The Prisoner: The Complete Series Megaset
Peerless psychological thriller
The 1967-68 British spy drama “The Prisoner,” the complete series of which was released recently in an incredible new blu-ray set, is perfect for Halloween. Little seems more horrifying than falling asleep in your own bed and waking up in an exact replica of part of your home on a mysterious island that is the ultimate country club prison.
On the other hand, I say bring on the nitrous to anyone who wants to replicate my home and belongings, would allow me to keep my cats, provide me maid service, and have me live in a gorgeous community in a temperate climate. I have paid the price of conforming for far less, and many organizations already identify me as a number.
The Prisoner, who is known only as Number 6, is captured and transported to “The Village” because he is a British government agent who resigned abruptly without providing a reason. The rulers of The Village, lead primarily by the Number 2 of the Week, want to know the reason for this career move and subject Number 6 to numerous forms of psychological warfare to obtain that information. They have very creative ways of trying to make him talk.
Number 6 keeps busy resisting these efforts and trying to escape the island with roughly the success that Gilligan and his friends achieved regarding their island during the same era.
The show was well-suited for the late 1960s because the British mod fashions were a perfect match for the bizarre environment of the Village; additionally, the effort to get Number 6 to reveal the reason for his premature resignation usually involved a hallucinogenic drug or another form of mind control. The related campaign to punish him for not conforming or playing nice with others was another popular theme during those rebellious times.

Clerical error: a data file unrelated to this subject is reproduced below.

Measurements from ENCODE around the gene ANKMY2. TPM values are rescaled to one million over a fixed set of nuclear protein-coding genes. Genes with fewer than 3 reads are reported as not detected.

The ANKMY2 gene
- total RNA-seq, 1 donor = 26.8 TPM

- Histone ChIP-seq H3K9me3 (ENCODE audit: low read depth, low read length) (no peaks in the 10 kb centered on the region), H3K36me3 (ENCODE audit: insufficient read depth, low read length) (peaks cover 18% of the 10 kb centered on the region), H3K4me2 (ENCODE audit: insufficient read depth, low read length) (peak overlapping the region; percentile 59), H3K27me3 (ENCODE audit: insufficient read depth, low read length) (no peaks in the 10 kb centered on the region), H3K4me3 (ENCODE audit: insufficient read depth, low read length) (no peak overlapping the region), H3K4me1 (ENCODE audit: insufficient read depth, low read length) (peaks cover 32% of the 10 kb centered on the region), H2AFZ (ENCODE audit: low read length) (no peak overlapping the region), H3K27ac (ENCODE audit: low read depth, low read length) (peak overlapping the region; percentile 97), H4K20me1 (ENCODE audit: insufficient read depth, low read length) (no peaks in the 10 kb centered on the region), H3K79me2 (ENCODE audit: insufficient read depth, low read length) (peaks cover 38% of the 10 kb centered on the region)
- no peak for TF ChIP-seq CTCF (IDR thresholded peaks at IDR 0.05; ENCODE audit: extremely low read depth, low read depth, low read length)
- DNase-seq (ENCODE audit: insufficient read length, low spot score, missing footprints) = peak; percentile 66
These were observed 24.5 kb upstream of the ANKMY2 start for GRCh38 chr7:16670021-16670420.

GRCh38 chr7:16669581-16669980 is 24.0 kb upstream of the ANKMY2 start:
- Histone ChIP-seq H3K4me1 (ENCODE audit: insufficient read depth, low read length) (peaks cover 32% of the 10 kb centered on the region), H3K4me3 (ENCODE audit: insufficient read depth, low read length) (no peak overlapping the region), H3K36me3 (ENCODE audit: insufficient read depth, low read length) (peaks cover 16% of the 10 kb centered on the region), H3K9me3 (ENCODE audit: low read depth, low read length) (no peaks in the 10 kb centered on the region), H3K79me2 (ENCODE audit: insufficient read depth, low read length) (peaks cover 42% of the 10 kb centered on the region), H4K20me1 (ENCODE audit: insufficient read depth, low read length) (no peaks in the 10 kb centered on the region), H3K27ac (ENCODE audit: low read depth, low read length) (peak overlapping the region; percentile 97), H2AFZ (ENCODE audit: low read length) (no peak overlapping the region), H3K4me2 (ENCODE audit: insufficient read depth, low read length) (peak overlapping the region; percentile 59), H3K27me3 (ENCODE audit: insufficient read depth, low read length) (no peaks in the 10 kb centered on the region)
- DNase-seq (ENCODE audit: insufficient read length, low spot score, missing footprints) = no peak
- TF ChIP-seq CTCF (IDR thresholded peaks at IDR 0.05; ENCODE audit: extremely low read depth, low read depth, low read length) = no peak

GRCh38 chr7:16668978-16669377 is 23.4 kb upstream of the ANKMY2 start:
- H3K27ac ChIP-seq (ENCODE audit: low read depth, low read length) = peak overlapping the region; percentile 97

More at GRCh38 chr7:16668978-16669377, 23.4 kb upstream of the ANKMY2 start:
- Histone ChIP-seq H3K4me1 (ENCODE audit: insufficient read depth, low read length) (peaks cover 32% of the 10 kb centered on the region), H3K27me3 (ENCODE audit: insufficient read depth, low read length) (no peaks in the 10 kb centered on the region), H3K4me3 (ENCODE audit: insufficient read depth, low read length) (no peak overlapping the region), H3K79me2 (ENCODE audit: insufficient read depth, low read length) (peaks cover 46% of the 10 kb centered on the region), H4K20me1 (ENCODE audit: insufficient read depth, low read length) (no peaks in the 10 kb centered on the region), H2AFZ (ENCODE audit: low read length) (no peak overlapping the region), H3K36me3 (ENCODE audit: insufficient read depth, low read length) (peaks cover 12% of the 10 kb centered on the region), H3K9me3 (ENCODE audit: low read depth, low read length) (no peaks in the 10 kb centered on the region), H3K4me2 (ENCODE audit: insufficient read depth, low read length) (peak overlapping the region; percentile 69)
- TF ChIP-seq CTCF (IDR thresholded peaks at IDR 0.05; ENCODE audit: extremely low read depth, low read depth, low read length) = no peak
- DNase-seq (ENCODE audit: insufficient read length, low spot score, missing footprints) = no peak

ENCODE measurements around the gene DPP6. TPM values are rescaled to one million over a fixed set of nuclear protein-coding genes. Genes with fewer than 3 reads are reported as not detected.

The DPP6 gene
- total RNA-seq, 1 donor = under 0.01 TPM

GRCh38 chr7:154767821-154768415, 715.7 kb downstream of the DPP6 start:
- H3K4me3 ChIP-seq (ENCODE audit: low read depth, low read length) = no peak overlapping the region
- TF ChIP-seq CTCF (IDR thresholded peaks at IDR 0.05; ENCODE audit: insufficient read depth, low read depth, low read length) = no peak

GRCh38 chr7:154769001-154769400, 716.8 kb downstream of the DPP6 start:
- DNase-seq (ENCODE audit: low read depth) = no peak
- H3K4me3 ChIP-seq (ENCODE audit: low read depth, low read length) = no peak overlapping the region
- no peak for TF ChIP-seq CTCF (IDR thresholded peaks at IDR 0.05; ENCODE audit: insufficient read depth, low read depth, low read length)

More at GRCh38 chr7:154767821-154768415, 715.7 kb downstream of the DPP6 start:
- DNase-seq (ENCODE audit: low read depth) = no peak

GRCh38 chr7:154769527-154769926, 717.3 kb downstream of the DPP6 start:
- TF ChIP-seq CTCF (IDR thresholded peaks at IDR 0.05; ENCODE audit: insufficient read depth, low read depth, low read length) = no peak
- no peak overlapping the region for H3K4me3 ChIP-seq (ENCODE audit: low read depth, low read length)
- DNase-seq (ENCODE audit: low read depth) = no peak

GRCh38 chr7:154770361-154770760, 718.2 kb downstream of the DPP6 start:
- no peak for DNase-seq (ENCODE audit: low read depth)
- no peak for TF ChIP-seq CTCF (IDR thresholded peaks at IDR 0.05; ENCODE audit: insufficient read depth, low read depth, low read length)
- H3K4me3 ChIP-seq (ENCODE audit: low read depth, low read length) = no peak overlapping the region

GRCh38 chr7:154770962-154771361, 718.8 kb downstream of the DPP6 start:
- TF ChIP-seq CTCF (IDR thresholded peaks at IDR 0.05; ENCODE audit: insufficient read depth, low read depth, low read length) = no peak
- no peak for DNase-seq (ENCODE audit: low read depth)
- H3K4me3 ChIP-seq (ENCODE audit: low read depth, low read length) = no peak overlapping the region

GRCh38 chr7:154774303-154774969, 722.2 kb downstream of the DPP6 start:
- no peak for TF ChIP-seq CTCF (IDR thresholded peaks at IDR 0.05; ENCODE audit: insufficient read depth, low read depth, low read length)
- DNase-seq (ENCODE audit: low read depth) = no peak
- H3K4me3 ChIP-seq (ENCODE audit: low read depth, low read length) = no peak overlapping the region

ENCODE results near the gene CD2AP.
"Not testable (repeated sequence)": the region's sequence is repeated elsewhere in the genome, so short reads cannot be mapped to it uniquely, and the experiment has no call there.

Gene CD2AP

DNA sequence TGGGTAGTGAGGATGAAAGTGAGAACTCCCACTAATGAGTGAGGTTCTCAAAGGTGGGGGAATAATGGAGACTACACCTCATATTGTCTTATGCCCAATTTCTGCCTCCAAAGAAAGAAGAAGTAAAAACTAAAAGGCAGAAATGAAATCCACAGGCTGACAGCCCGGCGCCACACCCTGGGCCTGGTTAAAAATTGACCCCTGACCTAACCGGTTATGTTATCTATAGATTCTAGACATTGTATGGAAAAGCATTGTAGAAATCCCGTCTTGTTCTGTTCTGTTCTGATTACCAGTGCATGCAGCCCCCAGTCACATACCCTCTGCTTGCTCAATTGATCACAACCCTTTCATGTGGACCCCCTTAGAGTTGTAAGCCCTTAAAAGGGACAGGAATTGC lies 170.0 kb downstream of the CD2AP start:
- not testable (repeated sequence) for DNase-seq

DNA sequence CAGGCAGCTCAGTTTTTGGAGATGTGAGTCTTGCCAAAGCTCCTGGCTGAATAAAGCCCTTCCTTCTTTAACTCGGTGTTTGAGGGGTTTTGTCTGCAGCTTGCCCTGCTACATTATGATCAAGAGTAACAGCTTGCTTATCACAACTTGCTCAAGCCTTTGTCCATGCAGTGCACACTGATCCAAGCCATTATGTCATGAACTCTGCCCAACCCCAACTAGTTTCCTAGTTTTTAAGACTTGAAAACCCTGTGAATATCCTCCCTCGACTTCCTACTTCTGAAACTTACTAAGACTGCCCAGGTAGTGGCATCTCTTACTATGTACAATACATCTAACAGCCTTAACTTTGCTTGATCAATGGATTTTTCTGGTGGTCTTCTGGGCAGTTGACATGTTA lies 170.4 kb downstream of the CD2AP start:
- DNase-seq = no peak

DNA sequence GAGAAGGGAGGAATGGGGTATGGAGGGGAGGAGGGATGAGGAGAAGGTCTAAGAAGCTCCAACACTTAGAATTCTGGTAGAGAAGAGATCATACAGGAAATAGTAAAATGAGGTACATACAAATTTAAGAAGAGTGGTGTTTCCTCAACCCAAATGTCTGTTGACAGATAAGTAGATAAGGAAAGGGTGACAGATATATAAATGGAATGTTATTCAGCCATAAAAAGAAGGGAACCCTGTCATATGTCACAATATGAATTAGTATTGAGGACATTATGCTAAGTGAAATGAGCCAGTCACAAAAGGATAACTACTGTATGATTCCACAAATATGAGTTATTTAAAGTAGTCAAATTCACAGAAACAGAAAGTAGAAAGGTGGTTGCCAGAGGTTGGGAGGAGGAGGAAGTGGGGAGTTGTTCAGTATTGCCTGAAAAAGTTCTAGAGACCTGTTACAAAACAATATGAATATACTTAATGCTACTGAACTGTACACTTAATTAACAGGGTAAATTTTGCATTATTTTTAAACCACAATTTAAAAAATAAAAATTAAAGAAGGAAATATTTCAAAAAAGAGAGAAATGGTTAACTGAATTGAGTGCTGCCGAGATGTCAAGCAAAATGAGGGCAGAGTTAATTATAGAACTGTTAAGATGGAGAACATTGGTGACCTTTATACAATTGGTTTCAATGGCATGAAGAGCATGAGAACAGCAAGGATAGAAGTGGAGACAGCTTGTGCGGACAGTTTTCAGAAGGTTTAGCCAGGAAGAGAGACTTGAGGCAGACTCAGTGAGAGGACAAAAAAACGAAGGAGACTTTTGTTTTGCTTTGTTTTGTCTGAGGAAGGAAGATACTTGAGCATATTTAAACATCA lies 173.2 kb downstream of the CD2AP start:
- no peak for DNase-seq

The show also supports my theory that British television kicks the arse of the fare from our side of the pond. Several plots were rather silly or merely weird, but the battle of wills that they depicted were compelling. The issue of whether Number Two and his cronies would break Number 6 was very intriguing and was more important than learning why Number 6 resigned.
The show was exceptional as well because, like a typical British series, it had an appropriate lifespan. “The Prisoner” could have run beyond its 17 episodes and did wrap up rather abruptly, but the Brits clearly would have ended it before it reached a point that required introducing Cousin Oliver or Heather Locklear. However, seeing the large killer bubble known as Rover suffocate Cousin Oliver would have been very entertaining.
The plethora of extras are equally exceptional. My favorite from this incredible group is a roughly 90-minute documentary on making the series. This production offers informative insight regarding the genesis of the story and an analysis of every episode. I was surprised to learn particularly that there was evidence that a place like the village was built during World War II to protect against retired spies revealing their knowledge to “the other side.”
I also enjoyed learning the history of the unusual town in North Wales where the series was shot. Port Marion is now on my list of places to visit when I make my way across the pond. This is assuming that I do not fall in a time rift when I visit Cardiff.
Another special feature is a preview of an American mini-series version of “The Prisoner” that will begin airing on November 13. I am hopeful that it is more like the American version of “The Office” than the American version of “Men Behaving Badly.” The involvement of Sir Ian McKellan is a good sign.
I would love to hear from other fans of “The Prisoner” via e-mail to email@example.com. I will likely be attending a meeting of the democratically elected council if I do not respond timely.
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Review by John Stahl
John Stahl is a freelance legal writer who is also a fan of classic and cult television programs. He can be reached at firstname.lastname@example.org.
The Prisoner: The Complete Series Megaset
Includes the following exclusive bonus features:
- Ultra-rare original footage of the 1966 location shooting, accompanied by commentary with series production manager Bernie Williams
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